Call for evidence
Universal Credit: the wait for a first payment
Universal Credit has a “baked in” wait for the first payment. After completing all of the stages of their application, claimants must then wait for at least five weeks to receive their award. They can ask for an Advance payment if they need money more urgently, which they then pay back out of their future Universal Credit payments.
Many organisations have concluded that the five week wait for a first Universal Credit payment must be reduced or eliminated entirely. There is, however, a lack of agreement about how this might be most effectively—and affordably—achieved. Some of the options suggested include:
- Scrapping the five week wait for all claimants: for example, by making the Advance non-repayable;
- Offering non-repayable Advances to some claimants: for example, those considered vulnerable;
- Allowing more flexibility for the start of a claim to be backdated;
- Extending run on payments to cover all legacy benefits;
- Substantially reducing the rate at which Advance Payments—the main existing mitigation measure—are paid back, to help claimants better manage their money;
- Paying UC two-weekly, like many legacy benefits, rather than monthly.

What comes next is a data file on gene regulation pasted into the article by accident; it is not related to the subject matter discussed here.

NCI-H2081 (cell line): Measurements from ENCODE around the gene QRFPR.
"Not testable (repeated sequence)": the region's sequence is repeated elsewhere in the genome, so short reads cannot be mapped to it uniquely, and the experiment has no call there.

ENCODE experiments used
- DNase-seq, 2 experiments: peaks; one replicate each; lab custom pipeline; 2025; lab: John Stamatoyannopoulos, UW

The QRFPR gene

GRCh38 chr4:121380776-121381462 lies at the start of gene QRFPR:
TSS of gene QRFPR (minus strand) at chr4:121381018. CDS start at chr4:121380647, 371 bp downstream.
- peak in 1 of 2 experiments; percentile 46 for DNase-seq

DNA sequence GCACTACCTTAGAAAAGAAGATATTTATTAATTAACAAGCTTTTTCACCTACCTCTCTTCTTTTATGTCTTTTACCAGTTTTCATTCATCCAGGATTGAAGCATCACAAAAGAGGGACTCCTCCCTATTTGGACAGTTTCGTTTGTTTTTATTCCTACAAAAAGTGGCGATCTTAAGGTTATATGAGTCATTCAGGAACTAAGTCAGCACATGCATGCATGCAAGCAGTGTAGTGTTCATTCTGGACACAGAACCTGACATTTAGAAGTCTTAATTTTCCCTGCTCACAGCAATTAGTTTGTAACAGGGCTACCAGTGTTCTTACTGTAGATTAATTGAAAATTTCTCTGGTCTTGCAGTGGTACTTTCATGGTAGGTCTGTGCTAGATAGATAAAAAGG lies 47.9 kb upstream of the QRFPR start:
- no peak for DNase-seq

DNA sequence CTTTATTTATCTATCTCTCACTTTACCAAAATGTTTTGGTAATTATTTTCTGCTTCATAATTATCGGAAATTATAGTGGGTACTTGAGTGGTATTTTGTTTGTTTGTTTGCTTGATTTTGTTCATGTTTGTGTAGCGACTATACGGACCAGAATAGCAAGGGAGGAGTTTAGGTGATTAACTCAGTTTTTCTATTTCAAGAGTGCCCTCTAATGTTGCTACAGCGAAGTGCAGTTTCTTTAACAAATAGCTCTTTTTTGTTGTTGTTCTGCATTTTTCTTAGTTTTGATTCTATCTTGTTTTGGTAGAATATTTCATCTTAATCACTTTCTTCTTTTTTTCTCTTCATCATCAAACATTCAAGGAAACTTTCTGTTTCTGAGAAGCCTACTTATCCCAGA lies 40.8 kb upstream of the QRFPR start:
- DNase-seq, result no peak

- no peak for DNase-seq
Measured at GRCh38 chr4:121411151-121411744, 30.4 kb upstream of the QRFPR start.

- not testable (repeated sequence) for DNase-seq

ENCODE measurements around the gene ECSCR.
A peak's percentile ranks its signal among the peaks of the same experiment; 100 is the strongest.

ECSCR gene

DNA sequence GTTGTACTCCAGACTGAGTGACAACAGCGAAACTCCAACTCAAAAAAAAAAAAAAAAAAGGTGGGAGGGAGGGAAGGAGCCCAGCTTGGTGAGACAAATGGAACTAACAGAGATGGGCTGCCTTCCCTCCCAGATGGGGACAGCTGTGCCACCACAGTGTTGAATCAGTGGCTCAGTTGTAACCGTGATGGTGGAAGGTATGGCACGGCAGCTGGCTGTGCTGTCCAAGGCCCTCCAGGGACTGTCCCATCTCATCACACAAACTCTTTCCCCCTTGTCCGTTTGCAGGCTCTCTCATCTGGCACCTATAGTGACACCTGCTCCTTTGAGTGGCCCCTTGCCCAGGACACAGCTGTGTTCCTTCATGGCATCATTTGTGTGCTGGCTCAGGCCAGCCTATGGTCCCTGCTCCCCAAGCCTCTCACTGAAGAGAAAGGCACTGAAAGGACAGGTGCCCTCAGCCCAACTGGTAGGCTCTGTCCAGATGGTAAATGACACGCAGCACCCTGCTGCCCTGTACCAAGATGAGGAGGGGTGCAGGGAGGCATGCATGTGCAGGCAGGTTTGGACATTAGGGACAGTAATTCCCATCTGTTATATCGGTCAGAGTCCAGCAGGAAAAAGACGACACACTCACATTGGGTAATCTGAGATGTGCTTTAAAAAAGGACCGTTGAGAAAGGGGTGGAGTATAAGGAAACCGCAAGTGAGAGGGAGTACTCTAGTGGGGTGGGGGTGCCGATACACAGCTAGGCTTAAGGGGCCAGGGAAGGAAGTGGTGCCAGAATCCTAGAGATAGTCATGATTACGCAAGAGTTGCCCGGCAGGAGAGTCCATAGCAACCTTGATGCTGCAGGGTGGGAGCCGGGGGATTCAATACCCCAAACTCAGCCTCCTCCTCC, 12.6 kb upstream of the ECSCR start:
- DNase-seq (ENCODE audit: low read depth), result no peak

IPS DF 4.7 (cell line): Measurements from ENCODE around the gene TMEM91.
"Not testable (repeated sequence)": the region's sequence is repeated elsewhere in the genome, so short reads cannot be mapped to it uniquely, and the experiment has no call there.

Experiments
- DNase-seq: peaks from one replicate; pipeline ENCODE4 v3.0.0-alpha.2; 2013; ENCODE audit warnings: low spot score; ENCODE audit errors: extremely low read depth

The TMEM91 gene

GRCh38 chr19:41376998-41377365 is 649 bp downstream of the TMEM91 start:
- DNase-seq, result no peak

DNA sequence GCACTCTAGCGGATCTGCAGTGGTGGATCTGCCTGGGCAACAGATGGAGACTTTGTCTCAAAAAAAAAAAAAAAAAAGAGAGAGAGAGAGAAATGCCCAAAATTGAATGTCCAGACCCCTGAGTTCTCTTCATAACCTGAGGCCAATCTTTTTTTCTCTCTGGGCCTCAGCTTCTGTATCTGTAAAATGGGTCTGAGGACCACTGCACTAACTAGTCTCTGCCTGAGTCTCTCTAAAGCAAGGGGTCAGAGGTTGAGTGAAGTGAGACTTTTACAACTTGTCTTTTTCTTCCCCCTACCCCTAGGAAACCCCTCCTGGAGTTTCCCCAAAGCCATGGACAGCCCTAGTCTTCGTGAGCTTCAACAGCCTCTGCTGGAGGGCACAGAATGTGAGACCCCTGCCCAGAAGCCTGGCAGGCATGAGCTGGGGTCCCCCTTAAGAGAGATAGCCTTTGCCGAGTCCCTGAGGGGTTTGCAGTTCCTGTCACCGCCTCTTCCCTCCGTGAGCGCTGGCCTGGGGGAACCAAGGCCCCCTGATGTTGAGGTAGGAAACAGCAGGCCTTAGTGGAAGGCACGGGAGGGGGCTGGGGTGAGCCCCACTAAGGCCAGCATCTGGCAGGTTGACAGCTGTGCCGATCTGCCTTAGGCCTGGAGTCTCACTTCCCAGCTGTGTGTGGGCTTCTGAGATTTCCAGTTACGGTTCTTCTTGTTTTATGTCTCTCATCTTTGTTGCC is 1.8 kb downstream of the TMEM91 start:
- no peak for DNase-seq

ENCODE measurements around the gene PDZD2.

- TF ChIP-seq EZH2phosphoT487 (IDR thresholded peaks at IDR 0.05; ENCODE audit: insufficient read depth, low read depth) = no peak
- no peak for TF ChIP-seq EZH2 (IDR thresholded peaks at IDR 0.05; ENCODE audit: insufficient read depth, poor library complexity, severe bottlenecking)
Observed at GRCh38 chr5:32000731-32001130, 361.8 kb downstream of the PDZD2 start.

The Committee wants to help the Government to better understand the upsides and downsides of these options, and explore other possible solutions.
What does the Committee want to hear about?
The Committee would like to hear your views on the following questions about the wait for a first payment of Universal Credit.
You can respond as an individual, a group or an organisation. You don’t need to answer all of the questions. The deadline for sending your views is Friday 17 April 2020.
- To what extent have the mitigations the Government has introduced so far (e.g. Advance payments) helped to reduce the negative impact of the five week wait for UC claimants?
- What problems do claimants still experience during the five week wait?
2. What is the best way of offsetting the impact of the five week wait?
- Is it possible to estimate how much this would cost the Department?
- Is it possible to estimate any costs or savings to third parties (for example, support organisations)?
3. Are different mitigating options needed for different groups of claimants?
4. Are there barriers or potential unintended consequences to removing the five week wait—either for claimants or the Department? How can they be overcome?
This call for written evidence has now closed.Go back to Universal Credit: the wait for a first payment Inquiry